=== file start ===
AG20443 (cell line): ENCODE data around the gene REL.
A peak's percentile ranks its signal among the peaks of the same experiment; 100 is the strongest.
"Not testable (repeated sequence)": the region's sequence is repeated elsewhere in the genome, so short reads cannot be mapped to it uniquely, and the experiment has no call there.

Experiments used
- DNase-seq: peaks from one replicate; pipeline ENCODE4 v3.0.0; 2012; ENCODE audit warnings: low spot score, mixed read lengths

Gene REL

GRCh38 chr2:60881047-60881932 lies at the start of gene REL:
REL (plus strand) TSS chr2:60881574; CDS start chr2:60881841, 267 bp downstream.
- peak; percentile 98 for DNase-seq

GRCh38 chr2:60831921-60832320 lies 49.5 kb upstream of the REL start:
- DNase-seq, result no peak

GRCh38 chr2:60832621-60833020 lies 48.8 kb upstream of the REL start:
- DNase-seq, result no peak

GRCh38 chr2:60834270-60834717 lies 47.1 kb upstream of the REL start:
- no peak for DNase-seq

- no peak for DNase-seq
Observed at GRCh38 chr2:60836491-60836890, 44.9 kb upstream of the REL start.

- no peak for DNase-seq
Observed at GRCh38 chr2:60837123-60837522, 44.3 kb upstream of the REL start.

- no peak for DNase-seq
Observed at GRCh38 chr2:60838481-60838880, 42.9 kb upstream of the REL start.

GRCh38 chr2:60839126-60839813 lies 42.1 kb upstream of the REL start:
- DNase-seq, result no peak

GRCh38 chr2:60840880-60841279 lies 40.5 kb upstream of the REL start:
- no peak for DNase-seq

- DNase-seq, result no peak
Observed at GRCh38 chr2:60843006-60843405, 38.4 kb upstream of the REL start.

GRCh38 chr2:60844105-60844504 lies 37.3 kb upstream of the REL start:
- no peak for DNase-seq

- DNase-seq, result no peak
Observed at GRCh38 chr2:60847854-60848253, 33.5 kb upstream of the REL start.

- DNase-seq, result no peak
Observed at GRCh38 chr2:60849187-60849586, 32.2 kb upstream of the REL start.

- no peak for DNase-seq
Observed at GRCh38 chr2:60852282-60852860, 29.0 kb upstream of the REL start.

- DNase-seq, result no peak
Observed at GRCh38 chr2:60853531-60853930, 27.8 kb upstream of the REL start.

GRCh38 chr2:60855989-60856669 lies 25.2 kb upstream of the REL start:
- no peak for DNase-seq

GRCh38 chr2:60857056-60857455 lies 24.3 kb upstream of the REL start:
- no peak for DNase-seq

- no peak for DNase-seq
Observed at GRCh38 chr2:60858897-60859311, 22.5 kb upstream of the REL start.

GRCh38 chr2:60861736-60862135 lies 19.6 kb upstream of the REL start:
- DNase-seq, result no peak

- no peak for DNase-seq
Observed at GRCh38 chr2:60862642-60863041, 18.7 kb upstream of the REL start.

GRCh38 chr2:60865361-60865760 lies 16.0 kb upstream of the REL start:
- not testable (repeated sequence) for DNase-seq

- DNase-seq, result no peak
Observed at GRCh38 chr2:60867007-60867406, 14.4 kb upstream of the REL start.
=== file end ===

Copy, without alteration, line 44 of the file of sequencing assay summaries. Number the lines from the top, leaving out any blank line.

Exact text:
GRCh38 chr2:60861736-60862135 lies 19.6 kb upstream of the REL start: